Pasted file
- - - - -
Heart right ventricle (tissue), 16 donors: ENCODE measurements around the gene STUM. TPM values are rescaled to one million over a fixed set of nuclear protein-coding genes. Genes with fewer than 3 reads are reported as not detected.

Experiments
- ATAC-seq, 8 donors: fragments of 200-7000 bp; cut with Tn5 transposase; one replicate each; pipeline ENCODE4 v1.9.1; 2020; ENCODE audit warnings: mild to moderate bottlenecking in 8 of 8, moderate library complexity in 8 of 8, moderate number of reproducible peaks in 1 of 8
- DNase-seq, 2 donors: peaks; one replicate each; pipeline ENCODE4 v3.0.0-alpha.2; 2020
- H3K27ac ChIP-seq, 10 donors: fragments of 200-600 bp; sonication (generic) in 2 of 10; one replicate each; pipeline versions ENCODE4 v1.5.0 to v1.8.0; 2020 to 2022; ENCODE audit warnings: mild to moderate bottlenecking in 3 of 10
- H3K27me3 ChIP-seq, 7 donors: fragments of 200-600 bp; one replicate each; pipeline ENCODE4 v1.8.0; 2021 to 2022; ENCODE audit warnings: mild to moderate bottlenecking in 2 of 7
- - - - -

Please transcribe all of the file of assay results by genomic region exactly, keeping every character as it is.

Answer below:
Heart right ventricle (tissue), 16 donors: ENCODE measurements around the gene STUM. TPM values are rescaled to one million over a fixed set of nuclear protein-coding genes. Genes with fewer than 3 reads are reported as not detected.

Experiments
- ATAC-seq, 8 donors: fragments of 200-7000 bp; cut with Tn5 transposase; one replicate each; pipeline ENCODE4 v1.9.1; 2020; ENCODE audit warnings: mild to moderate bottlenecking in 8 of 8, moderate library complexity in 8 of 8, moderate number of reproducible peaks in 1 of 8
- DNase-seq, 2 donors: peaks; one replicate each; pipeline ENCODE4 v3.0.0-alpha.2; 2020
- H3K27ac ChIP-seq, 10 donors: fragments of 200-600 bp; sonication (generic) in 2 of 10; one replicate each; pipeline versions ENCODE4 v1.5.0 to v1.8.0; 2020 to 2022; ENCODE audit warnings: mild to moderate bottlenecking in 3 of 10
- H3K27me3 ChIP-seq, 7 donors: fragments of 200-600 bp; one replicate each; pipeline ENCODE4 v1.8.0; 2021 to 2022; ENCODE audit warnings: mild to moderate bottlenecking in 2 of 7